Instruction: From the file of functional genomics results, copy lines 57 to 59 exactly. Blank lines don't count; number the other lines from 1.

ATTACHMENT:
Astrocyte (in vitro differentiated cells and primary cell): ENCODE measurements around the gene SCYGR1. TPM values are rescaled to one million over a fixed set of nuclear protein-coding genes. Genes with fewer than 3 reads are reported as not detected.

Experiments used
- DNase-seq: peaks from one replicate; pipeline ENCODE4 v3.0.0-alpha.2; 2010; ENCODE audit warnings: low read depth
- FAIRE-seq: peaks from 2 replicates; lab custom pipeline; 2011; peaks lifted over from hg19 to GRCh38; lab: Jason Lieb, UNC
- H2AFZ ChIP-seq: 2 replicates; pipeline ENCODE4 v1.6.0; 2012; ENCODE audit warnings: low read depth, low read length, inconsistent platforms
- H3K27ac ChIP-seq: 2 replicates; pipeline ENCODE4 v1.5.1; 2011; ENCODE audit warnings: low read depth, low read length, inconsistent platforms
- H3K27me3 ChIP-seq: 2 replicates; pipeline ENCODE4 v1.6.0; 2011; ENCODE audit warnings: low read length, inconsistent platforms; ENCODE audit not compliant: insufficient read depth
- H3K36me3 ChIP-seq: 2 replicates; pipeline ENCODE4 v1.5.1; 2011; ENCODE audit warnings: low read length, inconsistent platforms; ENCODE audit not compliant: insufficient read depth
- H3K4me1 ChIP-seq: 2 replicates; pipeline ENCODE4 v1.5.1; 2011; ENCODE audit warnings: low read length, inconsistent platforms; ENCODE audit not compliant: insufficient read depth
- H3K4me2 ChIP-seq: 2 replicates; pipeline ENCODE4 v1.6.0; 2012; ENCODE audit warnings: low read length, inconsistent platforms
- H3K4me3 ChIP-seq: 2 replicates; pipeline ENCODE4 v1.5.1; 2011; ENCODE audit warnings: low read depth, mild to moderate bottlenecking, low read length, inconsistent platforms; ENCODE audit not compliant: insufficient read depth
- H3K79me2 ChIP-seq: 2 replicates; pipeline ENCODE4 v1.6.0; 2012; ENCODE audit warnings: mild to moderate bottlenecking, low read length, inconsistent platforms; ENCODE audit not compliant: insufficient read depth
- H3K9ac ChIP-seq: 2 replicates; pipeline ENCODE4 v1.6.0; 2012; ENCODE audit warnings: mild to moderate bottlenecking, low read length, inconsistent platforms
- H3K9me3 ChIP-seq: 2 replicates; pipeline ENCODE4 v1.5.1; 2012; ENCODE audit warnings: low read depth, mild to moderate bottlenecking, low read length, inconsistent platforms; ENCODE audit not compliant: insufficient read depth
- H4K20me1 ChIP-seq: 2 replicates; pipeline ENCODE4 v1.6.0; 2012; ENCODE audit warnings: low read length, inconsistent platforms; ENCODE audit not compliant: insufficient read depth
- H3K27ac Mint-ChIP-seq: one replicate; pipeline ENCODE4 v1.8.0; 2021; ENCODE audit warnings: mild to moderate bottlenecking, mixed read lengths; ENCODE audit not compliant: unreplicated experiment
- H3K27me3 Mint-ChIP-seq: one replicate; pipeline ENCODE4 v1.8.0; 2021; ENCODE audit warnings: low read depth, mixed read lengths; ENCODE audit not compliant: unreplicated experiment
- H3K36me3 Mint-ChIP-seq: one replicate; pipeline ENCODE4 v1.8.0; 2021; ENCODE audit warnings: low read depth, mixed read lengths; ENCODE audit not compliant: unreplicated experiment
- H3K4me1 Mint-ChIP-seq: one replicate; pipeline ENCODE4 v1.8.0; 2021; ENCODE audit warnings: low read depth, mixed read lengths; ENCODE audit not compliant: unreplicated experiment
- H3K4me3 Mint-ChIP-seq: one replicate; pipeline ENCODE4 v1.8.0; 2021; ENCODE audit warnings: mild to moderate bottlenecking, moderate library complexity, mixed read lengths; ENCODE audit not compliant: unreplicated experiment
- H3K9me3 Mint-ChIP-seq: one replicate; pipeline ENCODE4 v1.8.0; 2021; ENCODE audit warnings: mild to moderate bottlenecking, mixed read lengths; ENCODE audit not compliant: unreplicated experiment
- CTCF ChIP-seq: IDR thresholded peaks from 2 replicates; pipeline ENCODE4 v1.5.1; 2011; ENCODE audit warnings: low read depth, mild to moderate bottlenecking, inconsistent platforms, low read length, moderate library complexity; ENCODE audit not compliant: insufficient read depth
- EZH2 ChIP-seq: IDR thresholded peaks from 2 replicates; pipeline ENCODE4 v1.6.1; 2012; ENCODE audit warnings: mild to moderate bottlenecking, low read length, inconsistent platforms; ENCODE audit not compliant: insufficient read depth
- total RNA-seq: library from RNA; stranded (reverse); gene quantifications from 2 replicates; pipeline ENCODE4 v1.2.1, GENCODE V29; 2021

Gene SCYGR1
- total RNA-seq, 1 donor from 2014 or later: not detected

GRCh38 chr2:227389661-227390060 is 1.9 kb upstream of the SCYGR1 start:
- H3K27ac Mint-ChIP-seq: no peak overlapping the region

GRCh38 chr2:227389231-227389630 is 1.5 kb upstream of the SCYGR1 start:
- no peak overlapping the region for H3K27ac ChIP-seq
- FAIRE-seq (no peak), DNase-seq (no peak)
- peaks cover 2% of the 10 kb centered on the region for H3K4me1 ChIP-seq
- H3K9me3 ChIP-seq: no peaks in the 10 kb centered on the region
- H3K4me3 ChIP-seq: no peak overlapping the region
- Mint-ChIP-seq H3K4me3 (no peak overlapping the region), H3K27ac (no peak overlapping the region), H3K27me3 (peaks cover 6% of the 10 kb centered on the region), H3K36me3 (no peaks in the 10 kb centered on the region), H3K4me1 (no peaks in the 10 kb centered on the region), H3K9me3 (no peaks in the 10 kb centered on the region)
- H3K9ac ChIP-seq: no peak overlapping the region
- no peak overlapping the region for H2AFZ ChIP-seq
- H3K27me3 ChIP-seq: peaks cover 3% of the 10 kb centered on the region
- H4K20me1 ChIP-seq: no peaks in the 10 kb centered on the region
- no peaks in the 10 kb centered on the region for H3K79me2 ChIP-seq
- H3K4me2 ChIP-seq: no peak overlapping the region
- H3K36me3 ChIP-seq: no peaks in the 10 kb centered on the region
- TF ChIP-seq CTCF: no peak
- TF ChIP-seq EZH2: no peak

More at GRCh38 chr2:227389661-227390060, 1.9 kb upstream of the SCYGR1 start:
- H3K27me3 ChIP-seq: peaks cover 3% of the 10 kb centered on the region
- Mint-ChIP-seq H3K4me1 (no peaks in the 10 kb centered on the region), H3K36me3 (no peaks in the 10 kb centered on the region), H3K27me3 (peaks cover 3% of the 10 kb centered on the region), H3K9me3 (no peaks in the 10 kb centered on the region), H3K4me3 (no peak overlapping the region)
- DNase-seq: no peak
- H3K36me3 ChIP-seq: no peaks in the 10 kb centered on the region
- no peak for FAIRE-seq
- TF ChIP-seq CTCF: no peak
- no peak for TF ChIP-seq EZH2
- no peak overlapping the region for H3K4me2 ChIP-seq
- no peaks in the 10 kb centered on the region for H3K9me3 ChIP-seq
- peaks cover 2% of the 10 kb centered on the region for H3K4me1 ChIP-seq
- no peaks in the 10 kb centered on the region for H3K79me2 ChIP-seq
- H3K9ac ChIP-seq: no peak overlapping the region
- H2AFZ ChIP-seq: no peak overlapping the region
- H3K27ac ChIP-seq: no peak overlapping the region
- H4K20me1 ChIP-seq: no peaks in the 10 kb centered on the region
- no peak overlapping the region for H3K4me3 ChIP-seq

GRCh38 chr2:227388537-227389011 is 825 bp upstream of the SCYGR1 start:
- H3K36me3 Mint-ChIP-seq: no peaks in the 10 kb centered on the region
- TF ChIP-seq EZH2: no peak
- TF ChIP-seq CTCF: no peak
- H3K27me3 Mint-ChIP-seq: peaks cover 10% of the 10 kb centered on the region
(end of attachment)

- H3K9ac ChIP-seq: no peak overlapping the region
- H2AFZ ChIP-seq: no peak overlapping the region
- H3K27ac ChIP-seq: no peak overlapping the region